Updated: Oct 30, 2020
S.V. John Duthie
Photo: Wikimedia.org:Arthur Smith
Captain Whitmore, Master of the S.V. Ashmore raced against the S.V. John Duthie in a show of speed and skill. He enjoyed displaying the ability of his ship, one of the first iron-hulled clippers on the sea at that time. Doctor Knight complained about the night races and I don't blame him. They didn't have the technology to avoid a collision. But these races were more than a game to the captain. This was all part of the crew's training and they were pushed to their limits.
Lanterns were used to mark their position and fireworks were often let off by the Ashmore's crew in acknowledgement of a victorious success.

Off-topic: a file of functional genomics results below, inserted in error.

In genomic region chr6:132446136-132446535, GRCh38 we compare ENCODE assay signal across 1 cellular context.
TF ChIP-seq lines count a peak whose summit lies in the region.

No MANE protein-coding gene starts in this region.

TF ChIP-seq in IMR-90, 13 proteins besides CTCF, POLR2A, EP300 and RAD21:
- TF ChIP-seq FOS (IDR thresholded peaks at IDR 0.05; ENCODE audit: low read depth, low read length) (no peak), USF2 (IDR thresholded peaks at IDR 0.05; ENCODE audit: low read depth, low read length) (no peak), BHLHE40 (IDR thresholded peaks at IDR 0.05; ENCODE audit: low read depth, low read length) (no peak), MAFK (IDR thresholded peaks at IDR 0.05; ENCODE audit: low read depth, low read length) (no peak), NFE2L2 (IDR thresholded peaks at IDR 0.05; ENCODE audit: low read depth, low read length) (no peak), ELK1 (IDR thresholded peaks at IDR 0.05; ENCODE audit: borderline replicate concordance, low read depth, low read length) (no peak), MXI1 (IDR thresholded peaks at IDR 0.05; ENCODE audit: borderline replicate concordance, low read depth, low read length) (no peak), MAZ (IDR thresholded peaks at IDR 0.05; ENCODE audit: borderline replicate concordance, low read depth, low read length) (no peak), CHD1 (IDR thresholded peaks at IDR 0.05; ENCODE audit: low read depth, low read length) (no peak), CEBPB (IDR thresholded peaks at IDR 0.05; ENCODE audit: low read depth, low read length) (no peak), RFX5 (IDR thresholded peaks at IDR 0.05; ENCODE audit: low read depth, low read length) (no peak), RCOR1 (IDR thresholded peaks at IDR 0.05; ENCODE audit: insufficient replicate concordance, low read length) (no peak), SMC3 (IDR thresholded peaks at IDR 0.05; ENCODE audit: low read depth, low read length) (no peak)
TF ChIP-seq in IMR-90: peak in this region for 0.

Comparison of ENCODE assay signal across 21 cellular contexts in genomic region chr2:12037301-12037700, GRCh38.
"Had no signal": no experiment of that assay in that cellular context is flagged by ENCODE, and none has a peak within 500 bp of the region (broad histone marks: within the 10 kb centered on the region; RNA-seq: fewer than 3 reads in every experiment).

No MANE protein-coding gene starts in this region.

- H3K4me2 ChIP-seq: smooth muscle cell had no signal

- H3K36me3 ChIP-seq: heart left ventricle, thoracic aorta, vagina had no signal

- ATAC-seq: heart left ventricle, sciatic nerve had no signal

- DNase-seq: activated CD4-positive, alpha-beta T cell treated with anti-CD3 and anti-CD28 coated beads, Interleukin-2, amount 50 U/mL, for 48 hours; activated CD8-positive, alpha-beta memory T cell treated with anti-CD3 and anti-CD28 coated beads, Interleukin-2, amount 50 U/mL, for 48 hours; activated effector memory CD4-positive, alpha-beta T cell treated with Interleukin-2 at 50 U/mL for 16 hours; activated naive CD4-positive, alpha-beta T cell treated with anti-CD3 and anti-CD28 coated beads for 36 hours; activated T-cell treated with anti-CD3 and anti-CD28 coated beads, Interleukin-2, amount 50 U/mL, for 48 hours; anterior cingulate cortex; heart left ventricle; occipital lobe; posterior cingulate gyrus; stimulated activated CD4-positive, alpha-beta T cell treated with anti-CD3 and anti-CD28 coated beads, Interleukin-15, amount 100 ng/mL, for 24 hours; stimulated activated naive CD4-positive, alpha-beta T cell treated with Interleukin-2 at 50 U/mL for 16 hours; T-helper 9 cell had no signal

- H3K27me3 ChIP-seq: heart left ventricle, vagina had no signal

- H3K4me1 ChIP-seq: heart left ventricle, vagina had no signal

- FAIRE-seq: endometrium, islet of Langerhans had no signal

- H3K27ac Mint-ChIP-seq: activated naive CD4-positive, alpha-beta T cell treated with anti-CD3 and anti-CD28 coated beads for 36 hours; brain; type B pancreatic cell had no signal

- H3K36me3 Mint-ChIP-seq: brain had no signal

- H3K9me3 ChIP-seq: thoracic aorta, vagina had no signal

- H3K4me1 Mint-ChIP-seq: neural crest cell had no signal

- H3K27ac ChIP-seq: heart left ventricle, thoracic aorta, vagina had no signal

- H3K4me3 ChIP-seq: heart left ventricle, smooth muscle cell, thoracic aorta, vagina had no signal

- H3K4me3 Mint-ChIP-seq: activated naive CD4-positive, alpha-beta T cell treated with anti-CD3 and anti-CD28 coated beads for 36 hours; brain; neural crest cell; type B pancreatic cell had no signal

Built in 1867 by Duthie Shipyards in Aberdeen, the S.V. John Duthie measured 196 feet in length, had a beam of 34.6 feet, a depth of 21.7ft and tonnage of 1031 tons. She was a fully rigged three-masted barque that was sold to John Rust & Son in 1886 and renamed Lumberman's Laddie. Meant for the Aberdeen-Baltic timber trade, the John Duthie was sadly lost off the coast of Norfolk on 16th December 1888.
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